Texas Teachers Now Eligible for Covid-19 Vaccination

Everyone wants to reopen schools safely. Why did this take so long?

Teachers in Texas are now eligible for Covid-19 vaccination. Texas Department of State Health Services (DSHS) released new guidance moving teachers up to the 1B category.

The Biden administration sent all states notice to change the vaccine categories. According to a DSHS news release, Texas vaccine providers may now vaccinate teachers and childcare workers.

Educators who work in all school systems and those employed in daycare centers and Head Start programs are eligible for vaccination.

Covid-19 vaccination access is improving. The enactment of the defense production act allows pharmaceutical giant Merck to help Johnson and Johnson to produce the Janssen vaccine in massive amounts. We are on track to provide vaccines for every adult American by the end of May.

Janssen Pharmaceutical Companies is the vaccine arm of Johnson & Johnson. The Janssen vaccine is now approved for use in people 18 years and older. It only requires a single dose to be effective. The two-dose Moderna and Pfizer vaccines continue to be available.

There is some confusion about which vaccine to take. The most important thing to know is all three vaccines are very effective.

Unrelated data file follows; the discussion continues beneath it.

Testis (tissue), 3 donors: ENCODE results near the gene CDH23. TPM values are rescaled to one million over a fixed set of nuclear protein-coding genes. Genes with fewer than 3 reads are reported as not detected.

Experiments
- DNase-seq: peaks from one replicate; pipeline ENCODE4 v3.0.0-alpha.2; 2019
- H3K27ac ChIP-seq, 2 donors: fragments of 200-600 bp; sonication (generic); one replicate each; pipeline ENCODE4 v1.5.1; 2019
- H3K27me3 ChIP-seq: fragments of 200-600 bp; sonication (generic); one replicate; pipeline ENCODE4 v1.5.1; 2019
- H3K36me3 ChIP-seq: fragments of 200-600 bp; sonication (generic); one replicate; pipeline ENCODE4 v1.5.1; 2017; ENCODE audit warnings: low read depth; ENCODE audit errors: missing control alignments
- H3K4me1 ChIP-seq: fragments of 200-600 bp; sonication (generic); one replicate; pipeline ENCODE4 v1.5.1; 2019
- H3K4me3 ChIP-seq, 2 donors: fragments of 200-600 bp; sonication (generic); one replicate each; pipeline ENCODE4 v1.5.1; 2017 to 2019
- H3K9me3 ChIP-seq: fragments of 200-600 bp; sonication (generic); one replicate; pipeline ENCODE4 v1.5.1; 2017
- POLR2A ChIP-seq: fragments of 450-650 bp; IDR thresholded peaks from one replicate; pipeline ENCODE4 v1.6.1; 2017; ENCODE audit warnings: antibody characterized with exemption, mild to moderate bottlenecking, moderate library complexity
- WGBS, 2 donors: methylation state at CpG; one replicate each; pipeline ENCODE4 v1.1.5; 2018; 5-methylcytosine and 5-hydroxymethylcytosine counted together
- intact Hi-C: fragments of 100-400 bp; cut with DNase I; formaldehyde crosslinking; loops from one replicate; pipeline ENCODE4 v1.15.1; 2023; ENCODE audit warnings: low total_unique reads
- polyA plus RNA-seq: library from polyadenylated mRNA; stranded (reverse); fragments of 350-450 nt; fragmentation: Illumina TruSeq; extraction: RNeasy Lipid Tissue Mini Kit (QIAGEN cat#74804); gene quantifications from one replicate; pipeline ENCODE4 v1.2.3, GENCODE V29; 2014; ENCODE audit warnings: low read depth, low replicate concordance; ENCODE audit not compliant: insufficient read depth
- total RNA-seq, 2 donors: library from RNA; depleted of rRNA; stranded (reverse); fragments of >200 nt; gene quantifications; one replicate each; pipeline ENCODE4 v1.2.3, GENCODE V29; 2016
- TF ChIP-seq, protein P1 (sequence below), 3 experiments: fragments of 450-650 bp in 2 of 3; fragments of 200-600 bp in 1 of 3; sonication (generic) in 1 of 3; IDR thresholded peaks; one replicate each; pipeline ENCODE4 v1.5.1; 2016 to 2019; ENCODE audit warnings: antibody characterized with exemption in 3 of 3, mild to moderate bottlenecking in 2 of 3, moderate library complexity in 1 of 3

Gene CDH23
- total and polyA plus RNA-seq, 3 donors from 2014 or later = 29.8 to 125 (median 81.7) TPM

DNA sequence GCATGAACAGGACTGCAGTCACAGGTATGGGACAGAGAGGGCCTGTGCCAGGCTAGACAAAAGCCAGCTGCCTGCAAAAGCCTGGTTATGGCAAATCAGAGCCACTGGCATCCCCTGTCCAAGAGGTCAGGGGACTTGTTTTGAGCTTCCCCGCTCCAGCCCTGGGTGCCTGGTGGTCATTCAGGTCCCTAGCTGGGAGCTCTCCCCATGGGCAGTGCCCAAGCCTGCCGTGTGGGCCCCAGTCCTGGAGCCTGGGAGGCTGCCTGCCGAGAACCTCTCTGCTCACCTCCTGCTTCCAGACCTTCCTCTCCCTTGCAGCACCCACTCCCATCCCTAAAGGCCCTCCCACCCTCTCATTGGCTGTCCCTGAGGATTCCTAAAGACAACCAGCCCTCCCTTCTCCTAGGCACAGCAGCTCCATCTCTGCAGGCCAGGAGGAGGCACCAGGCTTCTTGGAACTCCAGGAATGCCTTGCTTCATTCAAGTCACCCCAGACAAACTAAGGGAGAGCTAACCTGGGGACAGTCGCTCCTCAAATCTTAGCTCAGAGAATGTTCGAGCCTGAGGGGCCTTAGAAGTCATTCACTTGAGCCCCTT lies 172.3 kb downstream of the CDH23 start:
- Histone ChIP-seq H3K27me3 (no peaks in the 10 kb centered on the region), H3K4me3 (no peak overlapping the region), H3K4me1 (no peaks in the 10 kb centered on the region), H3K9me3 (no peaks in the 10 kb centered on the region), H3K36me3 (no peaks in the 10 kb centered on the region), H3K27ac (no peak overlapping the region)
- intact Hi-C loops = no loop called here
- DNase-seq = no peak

Each approved vaccine has different efficacy rates. The Janssen vaccine is 72% effective at preventing infection and 86% effective at preventing severe disease. Pfizer and Moderna quote a 95% efficacy rate.

It is important to remember these numbers are not direct head-to-head comparisons. Scientists performed the clinical trials for each vaccine in different parts of the world at various pandemic stages.

Protecting our teachers through vaccination access is critical to the safe reopening of schools.

Every parent wants children back in the classroom. Teachers long to see the children’s smiling faces. Grandparents count down the days until they can cheer on the basketball teams, band concerts, and choir performances.

Texas category 1B candidates include:

  • People 65 years of age and older
  • People 16 years of age and older with at least one chronic medical condition that puts them at increased risk for severe illness from the virus that causes COVID-19, such as but not limited to:
  • Cancer
  • Chronic kidney disease
  • COPD (chronic obstructive pulmonary disease)
  • Heart conditions, such as heart failure, coronary artery disease, or cardiomyopathies
  • Solid-organ transplantation
  • Obesity and severe obesity (body mass index of 30 kg/m2 or higher)
  • Pregnancy
  • Sickle cell disease
  • Type 2 diabetes mellitus

The vaccine rollout program is confusing and challenging to navigate. The Texas Department of Health released an interactive tool today to help. Check it out here.

Thank you to BeingWell for publishing this article on Medium

Blog Author: Dr. Jeff Livingston 

Main Blog Photo By: Drazen Zigic Istock by Getty